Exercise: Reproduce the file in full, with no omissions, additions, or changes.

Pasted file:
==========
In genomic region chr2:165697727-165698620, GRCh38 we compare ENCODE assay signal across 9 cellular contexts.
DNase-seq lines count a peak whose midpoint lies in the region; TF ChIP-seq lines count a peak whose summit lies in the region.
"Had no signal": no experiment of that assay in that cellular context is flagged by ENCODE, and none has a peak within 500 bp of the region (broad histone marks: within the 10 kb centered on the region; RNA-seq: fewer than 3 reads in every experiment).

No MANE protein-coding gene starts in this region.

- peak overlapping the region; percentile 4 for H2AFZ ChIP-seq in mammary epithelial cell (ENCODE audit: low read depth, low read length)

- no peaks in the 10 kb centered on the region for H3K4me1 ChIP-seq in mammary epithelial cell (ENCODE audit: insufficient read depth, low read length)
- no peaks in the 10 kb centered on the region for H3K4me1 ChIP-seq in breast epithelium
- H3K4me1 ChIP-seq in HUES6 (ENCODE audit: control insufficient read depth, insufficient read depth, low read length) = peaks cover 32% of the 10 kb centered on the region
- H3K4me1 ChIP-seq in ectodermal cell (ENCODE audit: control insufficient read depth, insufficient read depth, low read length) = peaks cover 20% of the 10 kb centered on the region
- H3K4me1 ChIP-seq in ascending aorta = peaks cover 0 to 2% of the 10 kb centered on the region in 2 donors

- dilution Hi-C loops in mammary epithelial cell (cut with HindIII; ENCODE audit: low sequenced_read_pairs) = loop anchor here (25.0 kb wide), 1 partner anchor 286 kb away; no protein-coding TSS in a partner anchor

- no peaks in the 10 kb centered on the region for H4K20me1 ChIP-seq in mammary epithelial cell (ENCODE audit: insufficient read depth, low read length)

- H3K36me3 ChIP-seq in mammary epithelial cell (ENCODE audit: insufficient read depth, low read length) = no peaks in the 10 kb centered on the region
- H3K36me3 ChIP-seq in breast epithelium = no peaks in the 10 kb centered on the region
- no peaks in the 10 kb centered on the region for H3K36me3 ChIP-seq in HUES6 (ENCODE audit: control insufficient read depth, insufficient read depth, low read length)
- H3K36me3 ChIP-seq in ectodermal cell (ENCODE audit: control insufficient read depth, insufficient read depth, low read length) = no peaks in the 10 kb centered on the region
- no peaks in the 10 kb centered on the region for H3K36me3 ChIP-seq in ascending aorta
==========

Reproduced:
In genomic region chr2:165697727-165698620, GRCh38 we compare ENCODE assay signal across 9 cellular contexts.
DNase-seq lines count a peak whose midpoint lies in the region; TF ChIP-seq lines count a peak whose summit lies in the region.
"Had no signal": no experiment of that assay in that cellular context is flagged by ENCODE, and none has a peak within 500 bp of the region (broad histone marks: within the 10 kb centered on the region; RNA-seq: fewer than 3 reads in every experiment).

No MANE protein-coding gene starts in this region.

- peak overlapping the region; percentile 4 for H2AFZ ChIP-seq in mammary epithelial cell (ENCODE audit: low read depth, low read length)

- no peaks in the 10 kb centered on the region for H3K4me1 ChIP-seq in mammary epithelial cell (ENCODE audit: insufficient read depth, low read length)
- no peaks in the 10 kb centered on the region for H3K4me1 ChIP-seq in breast epithelium
- H3K4me1 ChIP-seq in HUES6 (ENCODE audit: control insufficient read depth, insufficient read depth, low read length) = peaks cover 32% of the 10 kb centered on the region
- H3K4me1 ChIP-seq in ectodermal cell (ENCODE audit: control insufficient read depth, insufficient read depth, low read length) = peaks cover 20% of the 10 kb centered on the region
- H3K4me1 ChIP-seq in ascending aorta = peaks cover 0 to 2% of the 10 kb centered on the region in 2 donors

- dilution Hi-C loops in mammary epithelial cell (cut with HindIII; ENCODE audit: low sequenced_read_pairs) = loop anchor here (25.0 kb wide), 1 partner anchor 286 kb away; no protein-coding TSS in a partner anchor

- no peaks in the 10 kb centered on the region for H4K20me1 ChIP-seq in mammary epithelial cell (ENCODE audit: insufficient read depth, low read length)

- H3K36me3 ChIP-seq in mammary epithelial cell (ENCODE audit: insufficient read depth, low read length) = no peaks in the 10 kb centered on the region
- H3K36me3 ChIP-seq in breast epithelium = no peaks in the 10 kb centered on the region
- no peaks in the 10 kb centered on the region for H3K36me3 ChIP-seq in HUES6 (ENCODE audit: control insufficient read depth, insufficient read depth, low read length)
- H3K36me3 ChIP-seq in ectodermal cell (ENCODE audit: control insufficient read depth, insufficient read depth, low read length) = no peaks in the 10 kb centered on the region
- no peaks in the 10 kb centered on the region for H3K36me3 ChIP-seq in ascending aorta